Department of civil engineering, Science and Research Branch, Islamic Azad University, Tehran, Iran
Department of civil engineering, Science
Iran
sf_emami@yahoo.com
Massood
Mofid
Massood
Mofid
Civil Engineering Department, Sharif University of Technology, Tehran, Iran
Civil Engineering Department, Sharif University
Iran
mofid@sharif.edu
Steel shear wall
lateral loading
shear strength
Energy dissipation
Energy absorbent element DOI:10101010
The objective design of triangular bucket for dam's spillway using Nondominated Sorting Genetic Algorithm II: NSGAII
The objective design of triangular bucket for dam's spillway using Nondominated Sorting Genetic Algorithm II: NSGAII
2
2
Ski jump is one of the most eective structures in energy dissipation over spillways. Spillways have long been of practical importance to safety of dams. The major criteria in hydraulic design are based on the analytical and empirical methods. In the current study, in order to increase chute spillway eciency, a multiobjective evolutionary algorithm known as the Nondominated Sorting Genetic Algorithm II (NSGAII) has been utilized to design the optimal triangular bucket angle and chute width. In design method, two separate objective functions have been used. In the rst objective function, equations of dynamic pressure of the bucket, the jet length after bucket, and the scour depth have been used. The second objective function is related to construction volume of chute spillway. For calibrating the rst objective function, characteristics of Karoon III dam have been used as a case study. The dierence between design parameters of Karoon III spillway and those from NSGAII algorithm method is less than 12 percent. According to the results, if the jet length is considered as the most impressive parameter in the rst objective function, design of the spillway becomes frugal.
1
Ski jump is one of the most eective structures in energy dissipation over spillways. Spillways have long been of practical importance to safety of dams. The major criteria in hydraulic design are based on the analytical and empirical methods. In the current study, in order to increase chute spillway eciency, a multiobjective evolutionary algorithm known as the Nondominated Sorting Genetic Algorithm II (NSGAII) has been utilized to design the optimal triangular bucket angle and chute width. In design method, two separate objective functions have been used. In the rst objective function, equations of dynamic pressure of the bucket, the jet length after bucket, and the scour depth have been used. The second objective function is related to construction volume of chute spillway. For calibrating the rst objective function, characteristics of Karoon III dam have been used as a case study. The dierence between design parameters of Karoon III spillway and those from NSGAII algorithm method is less than 12 percent. According to the results, if the jet length is considered as the most impressive parameter in the rst objective function, design of the spillway becomes frugal.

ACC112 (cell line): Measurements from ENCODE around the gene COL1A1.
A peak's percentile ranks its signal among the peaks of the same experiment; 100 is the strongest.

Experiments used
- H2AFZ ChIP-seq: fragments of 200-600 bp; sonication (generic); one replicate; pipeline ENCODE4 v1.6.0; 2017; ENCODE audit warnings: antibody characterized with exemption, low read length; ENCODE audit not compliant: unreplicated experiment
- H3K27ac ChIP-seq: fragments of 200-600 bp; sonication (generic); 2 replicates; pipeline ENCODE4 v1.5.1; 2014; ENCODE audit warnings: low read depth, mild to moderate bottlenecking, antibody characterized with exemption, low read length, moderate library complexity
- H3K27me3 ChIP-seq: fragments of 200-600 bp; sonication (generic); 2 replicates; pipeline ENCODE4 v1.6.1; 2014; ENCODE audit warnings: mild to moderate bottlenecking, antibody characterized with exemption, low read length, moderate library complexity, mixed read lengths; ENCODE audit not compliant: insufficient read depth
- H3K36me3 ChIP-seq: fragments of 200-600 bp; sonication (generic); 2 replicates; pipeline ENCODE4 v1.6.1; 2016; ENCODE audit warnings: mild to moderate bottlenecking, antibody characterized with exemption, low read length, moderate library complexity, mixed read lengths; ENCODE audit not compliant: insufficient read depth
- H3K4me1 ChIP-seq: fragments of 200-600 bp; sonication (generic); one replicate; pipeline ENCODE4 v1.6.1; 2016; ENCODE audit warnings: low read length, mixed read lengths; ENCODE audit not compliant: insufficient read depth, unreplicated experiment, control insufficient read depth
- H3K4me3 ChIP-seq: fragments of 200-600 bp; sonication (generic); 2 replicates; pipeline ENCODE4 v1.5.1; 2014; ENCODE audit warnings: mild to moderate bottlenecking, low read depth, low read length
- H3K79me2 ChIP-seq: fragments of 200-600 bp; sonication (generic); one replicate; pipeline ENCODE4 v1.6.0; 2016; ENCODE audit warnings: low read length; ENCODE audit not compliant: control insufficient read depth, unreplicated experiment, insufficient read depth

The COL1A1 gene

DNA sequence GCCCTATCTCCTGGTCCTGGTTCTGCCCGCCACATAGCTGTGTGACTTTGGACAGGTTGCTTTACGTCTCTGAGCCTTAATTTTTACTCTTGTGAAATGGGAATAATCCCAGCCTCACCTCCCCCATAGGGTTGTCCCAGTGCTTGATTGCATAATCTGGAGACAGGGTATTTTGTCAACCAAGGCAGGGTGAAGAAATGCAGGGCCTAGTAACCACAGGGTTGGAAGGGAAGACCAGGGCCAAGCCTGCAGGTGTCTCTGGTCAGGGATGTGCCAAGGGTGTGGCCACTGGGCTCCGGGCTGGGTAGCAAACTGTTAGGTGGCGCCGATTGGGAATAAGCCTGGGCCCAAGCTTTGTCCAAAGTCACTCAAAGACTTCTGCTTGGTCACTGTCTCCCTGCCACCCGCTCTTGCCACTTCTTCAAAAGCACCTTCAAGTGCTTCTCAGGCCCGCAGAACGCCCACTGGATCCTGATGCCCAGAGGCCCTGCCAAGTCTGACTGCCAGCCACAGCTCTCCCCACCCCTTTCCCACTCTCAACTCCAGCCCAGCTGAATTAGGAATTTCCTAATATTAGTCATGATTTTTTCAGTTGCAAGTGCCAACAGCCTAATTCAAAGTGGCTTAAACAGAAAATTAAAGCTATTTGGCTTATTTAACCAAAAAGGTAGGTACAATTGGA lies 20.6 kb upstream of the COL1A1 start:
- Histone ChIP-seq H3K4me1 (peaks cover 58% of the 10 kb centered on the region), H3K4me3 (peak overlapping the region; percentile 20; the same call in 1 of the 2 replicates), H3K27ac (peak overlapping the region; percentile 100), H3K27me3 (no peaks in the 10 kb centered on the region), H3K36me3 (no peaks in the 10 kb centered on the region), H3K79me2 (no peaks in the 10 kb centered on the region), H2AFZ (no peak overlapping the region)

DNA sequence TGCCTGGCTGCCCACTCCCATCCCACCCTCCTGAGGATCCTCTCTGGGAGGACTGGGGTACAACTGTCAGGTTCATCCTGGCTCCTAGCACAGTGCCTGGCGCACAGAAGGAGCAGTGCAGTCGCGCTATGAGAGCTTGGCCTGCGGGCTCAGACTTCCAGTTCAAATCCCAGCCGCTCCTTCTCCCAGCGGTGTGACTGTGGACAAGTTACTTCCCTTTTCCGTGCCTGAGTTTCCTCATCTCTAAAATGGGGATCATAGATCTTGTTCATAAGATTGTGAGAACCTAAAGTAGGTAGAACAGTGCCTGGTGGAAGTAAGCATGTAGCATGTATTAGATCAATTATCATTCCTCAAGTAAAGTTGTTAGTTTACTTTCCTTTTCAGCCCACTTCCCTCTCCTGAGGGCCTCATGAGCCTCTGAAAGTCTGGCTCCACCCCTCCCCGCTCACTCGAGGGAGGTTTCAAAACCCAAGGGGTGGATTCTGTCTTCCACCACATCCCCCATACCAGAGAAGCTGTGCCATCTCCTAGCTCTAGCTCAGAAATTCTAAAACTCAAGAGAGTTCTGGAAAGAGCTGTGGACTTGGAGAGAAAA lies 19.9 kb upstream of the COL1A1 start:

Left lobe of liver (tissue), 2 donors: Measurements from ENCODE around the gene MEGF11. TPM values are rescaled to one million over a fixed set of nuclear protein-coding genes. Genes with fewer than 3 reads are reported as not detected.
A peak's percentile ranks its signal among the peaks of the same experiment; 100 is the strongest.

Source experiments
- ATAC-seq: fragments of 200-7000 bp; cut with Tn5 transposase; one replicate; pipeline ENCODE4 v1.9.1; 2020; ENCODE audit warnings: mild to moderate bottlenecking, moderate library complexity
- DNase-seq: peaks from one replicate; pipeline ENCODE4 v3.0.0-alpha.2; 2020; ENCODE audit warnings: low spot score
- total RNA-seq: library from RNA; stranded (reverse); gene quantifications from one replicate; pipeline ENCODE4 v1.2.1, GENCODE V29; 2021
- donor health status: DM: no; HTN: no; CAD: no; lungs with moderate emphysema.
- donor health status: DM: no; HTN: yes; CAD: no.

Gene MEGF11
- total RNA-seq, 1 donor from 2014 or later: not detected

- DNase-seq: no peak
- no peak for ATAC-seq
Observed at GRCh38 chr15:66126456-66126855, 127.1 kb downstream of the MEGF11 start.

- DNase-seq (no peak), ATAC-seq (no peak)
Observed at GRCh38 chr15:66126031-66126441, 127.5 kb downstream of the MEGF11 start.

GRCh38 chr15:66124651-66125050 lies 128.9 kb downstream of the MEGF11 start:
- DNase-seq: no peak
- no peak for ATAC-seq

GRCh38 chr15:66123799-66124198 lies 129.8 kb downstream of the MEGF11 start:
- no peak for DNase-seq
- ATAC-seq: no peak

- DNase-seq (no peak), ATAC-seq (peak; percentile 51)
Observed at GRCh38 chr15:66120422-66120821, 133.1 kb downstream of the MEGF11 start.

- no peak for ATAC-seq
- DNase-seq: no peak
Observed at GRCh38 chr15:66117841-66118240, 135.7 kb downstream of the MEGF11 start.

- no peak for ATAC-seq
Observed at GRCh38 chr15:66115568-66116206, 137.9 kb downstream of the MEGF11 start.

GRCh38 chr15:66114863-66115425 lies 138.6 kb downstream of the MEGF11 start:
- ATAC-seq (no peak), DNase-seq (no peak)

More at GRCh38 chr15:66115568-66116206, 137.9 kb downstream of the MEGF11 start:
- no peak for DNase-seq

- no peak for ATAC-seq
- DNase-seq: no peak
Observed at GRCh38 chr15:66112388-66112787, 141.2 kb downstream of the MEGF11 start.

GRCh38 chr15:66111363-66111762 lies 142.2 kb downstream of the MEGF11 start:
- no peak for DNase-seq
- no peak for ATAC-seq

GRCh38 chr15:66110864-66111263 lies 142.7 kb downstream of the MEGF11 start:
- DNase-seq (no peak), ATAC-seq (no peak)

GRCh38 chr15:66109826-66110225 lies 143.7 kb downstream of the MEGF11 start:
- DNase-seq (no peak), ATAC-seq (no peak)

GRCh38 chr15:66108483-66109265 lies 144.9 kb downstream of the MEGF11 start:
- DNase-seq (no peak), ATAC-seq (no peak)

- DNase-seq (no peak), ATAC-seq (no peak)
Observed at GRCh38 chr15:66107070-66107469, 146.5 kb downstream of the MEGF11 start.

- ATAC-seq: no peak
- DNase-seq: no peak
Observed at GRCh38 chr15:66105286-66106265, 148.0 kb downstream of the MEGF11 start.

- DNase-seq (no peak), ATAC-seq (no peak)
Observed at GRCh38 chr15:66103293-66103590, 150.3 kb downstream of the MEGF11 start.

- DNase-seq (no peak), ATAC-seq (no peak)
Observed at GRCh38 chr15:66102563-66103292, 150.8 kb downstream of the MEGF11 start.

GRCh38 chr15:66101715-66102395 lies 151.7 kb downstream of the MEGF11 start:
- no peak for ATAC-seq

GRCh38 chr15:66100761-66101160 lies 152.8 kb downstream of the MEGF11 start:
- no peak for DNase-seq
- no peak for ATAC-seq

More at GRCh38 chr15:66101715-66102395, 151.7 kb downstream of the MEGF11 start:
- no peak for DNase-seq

19
27
S.H.
Hojjati
S.H.
Hojjati
Faculty of Civil and Environmental Engineering, Tarbiat Modares University, Tehran, Iran.
Faculty of Civil and Environmental Engineering,
Iran
S.A.A.
Salehi Neyshabouri
S.A.A.
Salehi Neyshabouri
Water Engineering Research Institute, Faculty of Civil and Environmental Engineering, Tarbiat Modares University, Tehran, Iran.
Water Engineering Research Institute, Faculty
Iran
Triangular ip bucket
Chute spillway width
Ski jump
NSGAII algorithm
Karoon III dam
SELECTION OF VARIOGRAM MODEL FOR SPATIAL RAINFALL MAPPING USING ANALYTICAL HIERARCHY PROCEDURE (AHP)
SELECTION OF VARIOGRAM MODEL FOR SPATIAL RAINFALL MAPPING USING ANALYTICAL HIERARCHY PROCEDURE (AHP)
2
2
In geostatistical analysis, spatial interpolation at any unmeasured point is done using the parameters of a variogram model that matches the experimental data. Several variogram models can be used and the accuracy of the spatial map produced depends on the selection of the most appropriate variogram model that fits the spatial distribution of the experimental data. Therefore, in this study, a multiplecriteria decisionmaking method, Analytical Hierarchy Procedure (AHP), is used to evaluate and select the best variogram model for mapping spatial rainfall in the upper reaches of the Kelang River basin in Malaysia. Using daily rainfall data from 71 rain gauge stations, geostatistical analysis was done with the Ordinary Kriging interpolation method and 5 alternatives of variogram models, namely Spherical, Tetraspherical, Pentaspherical, Exponential and Gaussian for spatial rainfall mapping. The accuracy of the spatial rainfall map was evaluated using four criteria of spatial interpolation error indicators, which are RootMeanSquare Error (RMSE), Average Standard Error (ASE), Mean Standardized Error (MSE) and RootMeanSquare Standardized Error (RMSSE). The results showed that the Spherical model was ranked at the top for producing the best spatial rainfall map of the study area.
1